Smart grid technologies enable introduction of time-of-use (TOU) tariffs which aim to reduce peak demand. TOU tariffs are presented as financial opportunities but outcomes depend on flexibility in household practices. Households with children have higher peak electricity consumption and this paper investigates how and why practices performed during the weekday peak 'hang together'. We conducted forty-four interviews and home tours followed by a survey (547 responses) of households with children in Australia. Our analysis finds that the family peak is tightly coordinated and routinised. Interlinked bundles of practices were meaningful beyond their commonly assumed functions. For example, bathing of children (re-) connected siblings and parents, occupied children while dinner was prepared or cleaned up, and calmed children in preparation for sleeping. The analysis also shows how flexibility during the peak period is constrained by the relation to other periods of the weekday, along with its synchronisation with school, work and childcare arrangements. From our analysis of we conclude that TOU tariffs are unlikely to effectively reduce peak period electricity consumption in households with children and may have inequitable financial and/or social impacts for these households. Alternative approaches that better engage with the dynamics of social practice in family households are suggested.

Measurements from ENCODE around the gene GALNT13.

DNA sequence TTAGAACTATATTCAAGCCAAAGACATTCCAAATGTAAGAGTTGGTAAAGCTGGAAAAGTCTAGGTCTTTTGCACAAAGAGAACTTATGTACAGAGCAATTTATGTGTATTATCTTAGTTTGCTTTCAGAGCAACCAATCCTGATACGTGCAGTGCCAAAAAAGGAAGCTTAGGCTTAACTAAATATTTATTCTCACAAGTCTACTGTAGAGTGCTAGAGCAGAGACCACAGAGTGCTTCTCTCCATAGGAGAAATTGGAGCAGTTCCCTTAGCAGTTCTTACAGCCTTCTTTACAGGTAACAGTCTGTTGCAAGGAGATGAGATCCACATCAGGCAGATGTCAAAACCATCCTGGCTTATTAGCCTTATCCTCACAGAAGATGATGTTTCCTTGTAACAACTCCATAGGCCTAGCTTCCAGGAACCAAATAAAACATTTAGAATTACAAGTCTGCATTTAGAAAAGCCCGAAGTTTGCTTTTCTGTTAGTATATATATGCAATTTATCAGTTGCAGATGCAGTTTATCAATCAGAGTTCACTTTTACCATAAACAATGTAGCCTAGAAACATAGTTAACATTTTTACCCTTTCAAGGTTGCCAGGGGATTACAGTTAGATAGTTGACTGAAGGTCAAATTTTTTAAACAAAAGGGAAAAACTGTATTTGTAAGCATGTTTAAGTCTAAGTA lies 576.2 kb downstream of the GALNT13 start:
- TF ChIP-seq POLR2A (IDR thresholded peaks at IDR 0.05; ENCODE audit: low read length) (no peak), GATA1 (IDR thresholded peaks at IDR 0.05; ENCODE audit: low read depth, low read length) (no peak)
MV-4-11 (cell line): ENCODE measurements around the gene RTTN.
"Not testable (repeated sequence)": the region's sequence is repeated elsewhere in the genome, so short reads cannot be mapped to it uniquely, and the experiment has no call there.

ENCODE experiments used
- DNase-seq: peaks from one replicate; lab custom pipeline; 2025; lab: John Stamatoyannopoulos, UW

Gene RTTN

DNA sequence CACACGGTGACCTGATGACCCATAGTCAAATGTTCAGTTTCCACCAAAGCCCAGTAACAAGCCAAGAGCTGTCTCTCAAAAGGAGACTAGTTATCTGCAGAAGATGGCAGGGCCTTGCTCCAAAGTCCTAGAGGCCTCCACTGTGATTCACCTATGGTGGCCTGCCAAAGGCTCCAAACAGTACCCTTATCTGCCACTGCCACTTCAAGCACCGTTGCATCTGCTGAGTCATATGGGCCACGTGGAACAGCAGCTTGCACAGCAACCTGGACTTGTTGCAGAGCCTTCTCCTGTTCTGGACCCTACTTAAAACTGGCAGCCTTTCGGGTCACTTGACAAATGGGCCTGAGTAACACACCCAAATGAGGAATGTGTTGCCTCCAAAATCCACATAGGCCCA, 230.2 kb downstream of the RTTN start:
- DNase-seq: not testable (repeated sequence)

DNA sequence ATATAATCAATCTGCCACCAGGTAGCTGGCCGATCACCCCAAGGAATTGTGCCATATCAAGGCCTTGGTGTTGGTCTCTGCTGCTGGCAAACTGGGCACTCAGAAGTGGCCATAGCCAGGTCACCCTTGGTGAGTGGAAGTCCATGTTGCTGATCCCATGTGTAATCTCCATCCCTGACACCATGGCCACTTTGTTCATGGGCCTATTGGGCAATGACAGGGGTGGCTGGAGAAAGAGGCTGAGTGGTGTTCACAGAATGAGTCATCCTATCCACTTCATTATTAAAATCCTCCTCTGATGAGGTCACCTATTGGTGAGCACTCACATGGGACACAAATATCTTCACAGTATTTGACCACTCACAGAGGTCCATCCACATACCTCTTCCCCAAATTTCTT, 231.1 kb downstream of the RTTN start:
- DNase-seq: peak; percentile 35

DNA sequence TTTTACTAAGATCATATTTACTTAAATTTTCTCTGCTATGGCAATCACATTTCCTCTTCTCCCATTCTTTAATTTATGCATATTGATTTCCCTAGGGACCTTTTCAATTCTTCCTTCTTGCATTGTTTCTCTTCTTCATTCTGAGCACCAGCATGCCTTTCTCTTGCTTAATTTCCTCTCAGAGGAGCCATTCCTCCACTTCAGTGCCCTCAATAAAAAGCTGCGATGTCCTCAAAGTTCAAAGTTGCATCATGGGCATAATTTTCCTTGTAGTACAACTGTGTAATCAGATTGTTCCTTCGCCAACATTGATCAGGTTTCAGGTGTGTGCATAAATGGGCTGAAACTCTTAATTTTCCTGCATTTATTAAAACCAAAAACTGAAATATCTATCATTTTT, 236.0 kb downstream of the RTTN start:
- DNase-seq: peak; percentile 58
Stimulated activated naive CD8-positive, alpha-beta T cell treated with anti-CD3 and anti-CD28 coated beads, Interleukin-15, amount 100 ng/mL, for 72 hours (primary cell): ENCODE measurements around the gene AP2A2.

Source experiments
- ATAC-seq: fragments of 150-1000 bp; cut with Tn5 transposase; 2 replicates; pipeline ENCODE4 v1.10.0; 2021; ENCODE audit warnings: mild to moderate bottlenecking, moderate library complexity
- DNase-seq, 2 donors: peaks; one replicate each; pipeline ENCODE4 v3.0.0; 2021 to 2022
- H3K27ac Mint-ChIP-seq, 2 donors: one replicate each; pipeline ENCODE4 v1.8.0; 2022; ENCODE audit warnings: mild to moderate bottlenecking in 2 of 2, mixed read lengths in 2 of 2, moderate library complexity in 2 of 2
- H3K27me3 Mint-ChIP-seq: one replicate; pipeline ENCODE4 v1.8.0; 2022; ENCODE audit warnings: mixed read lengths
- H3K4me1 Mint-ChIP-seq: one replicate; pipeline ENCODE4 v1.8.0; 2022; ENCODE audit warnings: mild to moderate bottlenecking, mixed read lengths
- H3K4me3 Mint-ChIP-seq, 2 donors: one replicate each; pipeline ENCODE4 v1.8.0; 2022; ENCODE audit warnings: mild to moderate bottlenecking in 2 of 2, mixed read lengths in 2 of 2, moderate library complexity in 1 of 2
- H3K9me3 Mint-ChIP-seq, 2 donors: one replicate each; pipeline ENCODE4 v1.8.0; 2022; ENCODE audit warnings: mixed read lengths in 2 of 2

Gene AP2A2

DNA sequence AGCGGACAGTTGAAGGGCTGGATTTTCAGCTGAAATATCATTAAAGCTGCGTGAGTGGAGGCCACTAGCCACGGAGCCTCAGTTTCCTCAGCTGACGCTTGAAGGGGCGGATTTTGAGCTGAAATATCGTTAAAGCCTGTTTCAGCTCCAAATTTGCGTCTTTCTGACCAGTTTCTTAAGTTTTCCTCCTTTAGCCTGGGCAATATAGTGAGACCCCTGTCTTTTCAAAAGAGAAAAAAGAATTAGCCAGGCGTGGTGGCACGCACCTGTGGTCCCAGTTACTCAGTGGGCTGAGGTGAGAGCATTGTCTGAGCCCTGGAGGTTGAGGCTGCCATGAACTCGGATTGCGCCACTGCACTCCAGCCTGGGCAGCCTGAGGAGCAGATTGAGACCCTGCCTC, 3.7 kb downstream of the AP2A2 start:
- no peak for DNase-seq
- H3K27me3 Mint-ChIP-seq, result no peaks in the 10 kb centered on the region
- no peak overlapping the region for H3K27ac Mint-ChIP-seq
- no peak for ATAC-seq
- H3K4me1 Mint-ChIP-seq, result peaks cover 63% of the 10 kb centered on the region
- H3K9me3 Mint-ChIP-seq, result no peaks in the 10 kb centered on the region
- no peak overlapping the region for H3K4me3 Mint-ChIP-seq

- Demand management
- Social practices